My count of active CSL ships was off by two ships. Went off Boatnerd.com's fleet gallery page when counting, forgetting that they're in the process of migrating over to a new site and not all the ship pages are present just yet. Missed the CSL Niagara (One of those 4 forebody replacements) and the CSL Tadoussac (One of two traditional lakers remaining in the fleet, her life extended by a major rebuild to her mid section).

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Posted by Backshop on Wednesday, November 17, 2021 7:55 PM

I'm starting to think that the 600-800ft segment on the Great Lakes is the way of the future.  DTE will be shutting down their St Clair power plant.  It, Belle River and Monroe keep 2-3 of ASC's 1000ft boats busy.  With the reduction in steel production in the region, I don't know if the GLF needs all their 1000fters.  The smaller boats are much more versatile, hauling coal, limestone and stone to smaller ports when needed.

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Posted by Leo_Ames on Thursday, November 25, 2021 4:12 AM

Backshop
I'm starting to think that the 600-800ft segment on the Great Lakes is the way of the future.  DTE will be shutting down their St Clair power plant.  It, Belle River and Monroe keep 2-3 of ASC's 1000ft boats busy.  With the reduction in steel production in the region, I don't know if the GLF needs all their 1000fters.  The smaller boats are much more versatile, hauling coal, limestone and stone to smaller ports when needed.

I suspect you're right.

Interlake seems to be of similar thought as well, when one reads between the lines. Not only with the Mark W. Barker, but with what investment they've put into their three bought-new footers (They also operate the Cort under charter).

Only the newest and largest of the three, the Paul R. Tregurtha, has had her aging Colt-Pielstick engines replaced with modern power plants. The other two are still on their original and increasingly problematic diesels, 10+ years after the Tregurtha was repowered.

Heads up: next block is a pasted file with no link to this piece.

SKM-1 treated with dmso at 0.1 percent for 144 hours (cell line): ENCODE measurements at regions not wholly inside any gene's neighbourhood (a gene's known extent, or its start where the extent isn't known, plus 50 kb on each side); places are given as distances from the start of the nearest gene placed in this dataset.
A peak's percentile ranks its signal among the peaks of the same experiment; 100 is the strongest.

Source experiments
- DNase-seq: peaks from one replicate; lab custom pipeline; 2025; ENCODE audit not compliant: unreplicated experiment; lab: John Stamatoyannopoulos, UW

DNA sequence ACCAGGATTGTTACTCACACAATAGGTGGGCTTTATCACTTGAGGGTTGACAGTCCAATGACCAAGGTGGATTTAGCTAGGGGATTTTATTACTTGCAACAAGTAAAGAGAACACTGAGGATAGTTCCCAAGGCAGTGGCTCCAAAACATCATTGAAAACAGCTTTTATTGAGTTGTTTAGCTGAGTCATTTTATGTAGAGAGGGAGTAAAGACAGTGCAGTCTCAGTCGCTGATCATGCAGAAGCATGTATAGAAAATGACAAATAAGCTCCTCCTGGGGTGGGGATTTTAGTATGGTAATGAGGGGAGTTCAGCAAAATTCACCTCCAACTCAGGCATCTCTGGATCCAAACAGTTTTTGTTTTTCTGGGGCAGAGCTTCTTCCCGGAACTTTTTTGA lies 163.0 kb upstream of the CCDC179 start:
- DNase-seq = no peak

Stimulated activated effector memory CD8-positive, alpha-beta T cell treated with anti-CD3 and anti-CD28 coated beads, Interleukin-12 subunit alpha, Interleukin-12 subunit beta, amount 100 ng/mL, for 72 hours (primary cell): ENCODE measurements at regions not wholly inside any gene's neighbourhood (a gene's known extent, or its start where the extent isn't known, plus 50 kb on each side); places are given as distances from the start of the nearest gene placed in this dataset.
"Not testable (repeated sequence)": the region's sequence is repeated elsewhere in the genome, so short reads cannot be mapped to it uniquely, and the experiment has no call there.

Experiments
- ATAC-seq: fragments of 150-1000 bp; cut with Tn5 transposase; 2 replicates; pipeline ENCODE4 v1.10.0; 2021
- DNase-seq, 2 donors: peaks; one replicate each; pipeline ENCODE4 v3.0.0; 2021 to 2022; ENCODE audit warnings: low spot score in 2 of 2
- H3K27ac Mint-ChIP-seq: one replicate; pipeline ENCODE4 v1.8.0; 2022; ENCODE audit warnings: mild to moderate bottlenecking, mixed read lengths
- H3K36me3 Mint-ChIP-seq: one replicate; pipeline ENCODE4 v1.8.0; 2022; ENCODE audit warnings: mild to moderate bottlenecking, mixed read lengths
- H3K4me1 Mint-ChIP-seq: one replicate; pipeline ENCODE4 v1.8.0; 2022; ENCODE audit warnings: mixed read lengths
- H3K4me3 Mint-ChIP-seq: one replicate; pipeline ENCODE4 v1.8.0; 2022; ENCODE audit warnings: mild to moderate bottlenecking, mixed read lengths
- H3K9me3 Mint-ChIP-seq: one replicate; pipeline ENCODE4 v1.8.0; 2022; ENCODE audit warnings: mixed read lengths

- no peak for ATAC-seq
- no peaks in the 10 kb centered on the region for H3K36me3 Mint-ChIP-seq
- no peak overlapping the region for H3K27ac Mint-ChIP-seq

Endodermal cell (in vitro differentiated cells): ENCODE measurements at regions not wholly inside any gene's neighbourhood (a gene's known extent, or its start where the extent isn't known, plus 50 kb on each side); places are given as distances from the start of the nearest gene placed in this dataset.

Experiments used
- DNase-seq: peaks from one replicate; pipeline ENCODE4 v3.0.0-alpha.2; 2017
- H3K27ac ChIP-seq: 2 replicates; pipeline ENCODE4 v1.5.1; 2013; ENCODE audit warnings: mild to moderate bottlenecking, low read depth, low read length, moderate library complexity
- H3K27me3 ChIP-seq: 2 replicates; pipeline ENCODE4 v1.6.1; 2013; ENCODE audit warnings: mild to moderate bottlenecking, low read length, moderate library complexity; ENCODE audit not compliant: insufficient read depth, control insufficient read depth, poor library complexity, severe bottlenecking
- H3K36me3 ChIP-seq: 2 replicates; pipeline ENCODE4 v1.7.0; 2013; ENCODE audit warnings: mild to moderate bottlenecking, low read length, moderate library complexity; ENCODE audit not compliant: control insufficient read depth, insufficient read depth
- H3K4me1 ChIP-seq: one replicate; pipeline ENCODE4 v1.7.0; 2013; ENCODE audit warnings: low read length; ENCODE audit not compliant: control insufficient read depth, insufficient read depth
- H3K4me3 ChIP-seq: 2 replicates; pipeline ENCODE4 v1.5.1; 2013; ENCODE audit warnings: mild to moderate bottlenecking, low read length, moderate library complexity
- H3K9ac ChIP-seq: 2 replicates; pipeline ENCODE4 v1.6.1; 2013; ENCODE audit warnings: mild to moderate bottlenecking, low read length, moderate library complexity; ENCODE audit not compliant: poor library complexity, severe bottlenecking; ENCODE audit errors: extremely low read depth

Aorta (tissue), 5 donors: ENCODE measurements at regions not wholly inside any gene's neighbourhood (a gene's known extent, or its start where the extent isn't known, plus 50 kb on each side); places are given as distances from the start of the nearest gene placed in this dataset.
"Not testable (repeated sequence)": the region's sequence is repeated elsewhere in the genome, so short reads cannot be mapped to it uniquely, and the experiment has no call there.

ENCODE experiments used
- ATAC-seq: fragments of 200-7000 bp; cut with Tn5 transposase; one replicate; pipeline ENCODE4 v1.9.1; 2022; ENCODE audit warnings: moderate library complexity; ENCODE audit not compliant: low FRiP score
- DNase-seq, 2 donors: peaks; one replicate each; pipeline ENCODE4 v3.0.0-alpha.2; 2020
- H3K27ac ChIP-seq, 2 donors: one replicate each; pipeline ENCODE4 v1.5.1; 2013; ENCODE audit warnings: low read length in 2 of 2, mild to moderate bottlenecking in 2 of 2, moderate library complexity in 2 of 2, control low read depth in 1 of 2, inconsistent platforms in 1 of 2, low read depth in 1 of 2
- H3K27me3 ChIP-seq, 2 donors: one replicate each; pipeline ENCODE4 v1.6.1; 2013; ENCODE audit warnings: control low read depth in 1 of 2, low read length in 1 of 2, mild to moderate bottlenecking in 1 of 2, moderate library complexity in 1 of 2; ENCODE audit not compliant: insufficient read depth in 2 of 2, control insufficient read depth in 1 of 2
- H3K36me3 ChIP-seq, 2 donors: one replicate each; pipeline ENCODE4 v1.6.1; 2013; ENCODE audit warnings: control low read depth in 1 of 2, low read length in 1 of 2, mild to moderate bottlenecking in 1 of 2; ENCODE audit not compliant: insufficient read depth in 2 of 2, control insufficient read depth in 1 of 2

While this provided precious spare parts for the other two (Especially spare crankshafts, which have a several months long lead time if one breaks), one can't help but wonder if they saw the trend and didn't think it made long-term financial sense to proceed with such a major refit of all three.

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Posted by Backshop on Saturday, November 27, 2021 9:06 PM

Maybe with Cleveland Cliffs changing from a mining company to an integrated steel producer, they'll buy some ships.  Cliffs Victory 2...I can dream...

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Posted by CSSHEGEWISCH on Tuesday, November 30, 2021 10:02 AM

Backshop

Maybe with Cleveland Cliffs changing from a mining company to an integrated steel producer, they'll buy some ships.  Cliffs Victory 2...I can dream...

 
Ship purchases are not likely, boat purchases are something that may be under consideration.
The daily commute is part of everyday life but I get two rides a day out of it. Paul
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Posted by Backshop on Tuesday, November 30, 2021 10:19 AM

CSSHEGEWISCH

 

 
Backshop

Maybe with Cleveland Cliffs changing from a mining company to an integrated steel producer, they'll buy some ships.  Cliffs Victory 2...I can dream...

 

 

 
Ship purchases are not likely, boat purchases are something that may be under consideration.
 

Touche! Smile

I may be heading down to the Ford Rouge plant in awhile.  The Wilfred Sykes is in town and it hardly ever makes it over to this area.  It isn't exactly a spring chicken, either.  I've never seen it.

ETA--I had a few errands to run and didn't check my AIS tracker and it had left and was almost at Zug Island, so I didn't chase.  There'll be a next time...I hope.  To bring this back to railroading, I did see a real rarity at the CN (DT&I)Rouge Yard--an ex EJ&E SD38-2 #656, still in orange.

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Posted by Overmod on Wednesday, December 1, 2021 12:49 AM